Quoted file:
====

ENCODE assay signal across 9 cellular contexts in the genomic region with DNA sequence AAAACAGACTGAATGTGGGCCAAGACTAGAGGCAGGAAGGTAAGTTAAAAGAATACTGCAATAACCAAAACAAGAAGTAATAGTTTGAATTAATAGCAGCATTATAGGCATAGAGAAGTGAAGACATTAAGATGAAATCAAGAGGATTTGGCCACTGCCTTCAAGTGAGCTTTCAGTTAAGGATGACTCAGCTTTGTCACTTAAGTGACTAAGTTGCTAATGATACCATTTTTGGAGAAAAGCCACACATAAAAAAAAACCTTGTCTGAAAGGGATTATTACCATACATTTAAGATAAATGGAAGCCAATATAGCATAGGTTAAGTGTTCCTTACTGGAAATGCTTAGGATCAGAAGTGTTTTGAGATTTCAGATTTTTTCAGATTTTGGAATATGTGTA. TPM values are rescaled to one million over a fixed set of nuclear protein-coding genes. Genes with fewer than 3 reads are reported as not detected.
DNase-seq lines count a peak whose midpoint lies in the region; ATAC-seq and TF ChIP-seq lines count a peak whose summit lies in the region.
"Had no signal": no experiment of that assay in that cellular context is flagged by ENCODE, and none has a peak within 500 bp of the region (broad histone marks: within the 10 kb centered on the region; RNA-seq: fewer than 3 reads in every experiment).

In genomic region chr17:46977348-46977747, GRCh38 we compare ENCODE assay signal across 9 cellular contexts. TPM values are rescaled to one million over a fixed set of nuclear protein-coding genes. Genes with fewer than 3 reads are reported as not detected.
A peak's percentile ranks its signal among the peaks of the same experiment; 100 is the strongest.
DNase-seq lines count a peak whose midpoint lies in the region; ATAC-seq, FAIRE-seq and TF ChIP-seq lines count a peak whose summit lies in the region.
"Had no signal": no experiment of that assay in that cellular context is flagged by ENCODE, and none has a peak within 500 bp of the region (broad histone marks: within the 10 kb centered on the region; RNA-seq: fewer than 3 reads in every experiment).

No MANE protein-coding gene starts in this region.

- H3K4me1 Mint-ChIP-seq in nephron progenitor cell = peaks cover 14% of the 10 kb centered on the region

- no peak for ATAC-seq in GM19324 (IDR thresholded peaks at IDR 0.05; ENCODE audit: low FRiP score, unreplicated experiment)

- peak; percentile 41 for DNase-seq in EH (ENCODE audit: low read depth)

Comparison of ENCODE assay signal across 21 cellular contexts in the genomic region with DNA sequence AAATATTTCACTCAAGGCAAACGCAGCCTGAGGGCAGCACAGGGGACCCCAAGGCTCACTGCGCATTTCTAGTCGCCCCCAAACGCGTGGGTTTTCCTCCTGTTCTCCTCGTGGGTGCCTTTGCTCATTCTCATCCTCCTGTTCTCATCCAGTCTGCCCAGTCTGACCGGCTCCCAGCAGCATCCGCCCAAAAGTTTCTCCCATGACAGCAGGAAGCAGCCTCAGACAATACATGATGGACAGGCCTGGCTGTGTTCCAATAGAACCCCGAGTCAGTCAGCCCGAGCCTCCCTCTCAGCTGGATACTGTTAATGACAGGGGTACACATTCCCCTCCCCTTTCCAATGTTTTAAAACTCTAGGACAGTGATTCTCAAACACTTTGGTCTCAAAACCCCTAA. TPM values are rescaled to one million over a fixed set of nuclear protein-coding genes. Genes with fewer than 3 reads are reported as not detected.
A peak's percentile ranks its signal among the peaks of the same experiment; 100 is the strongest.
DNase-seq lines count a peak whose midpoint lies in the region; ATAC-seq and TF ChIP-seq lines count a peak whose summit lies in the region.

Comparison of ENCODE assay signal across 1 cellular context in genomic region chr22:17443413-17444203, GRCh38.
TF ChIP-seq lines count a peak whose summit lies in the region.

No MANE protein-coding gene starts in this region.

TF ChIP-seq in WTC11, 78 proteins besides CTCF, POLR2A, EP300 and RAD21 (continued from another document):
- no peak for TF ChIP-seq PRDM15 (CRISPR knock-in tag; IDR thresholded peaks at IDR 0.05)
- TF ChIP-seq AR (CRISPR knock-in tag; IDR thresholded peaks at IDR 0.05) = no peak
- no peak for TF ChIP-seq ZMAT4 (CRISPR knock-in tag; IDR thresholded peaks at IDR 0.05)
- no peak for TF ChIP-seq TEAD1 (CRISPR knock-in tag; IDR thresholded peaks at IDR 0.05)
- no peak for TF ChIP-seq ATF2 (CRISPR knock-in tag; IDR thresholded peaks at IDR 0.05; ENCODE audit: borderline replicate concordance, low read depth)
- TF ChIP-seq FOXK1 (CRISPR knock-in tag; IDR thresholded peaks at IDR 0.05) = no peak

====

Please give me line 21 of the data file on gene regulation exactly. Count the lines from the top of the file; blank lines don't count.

- no peak for TF ChIP-seq ZMAT4 (CRISPR knock-in tag; IDR thresholded peaks at IDR 0.05)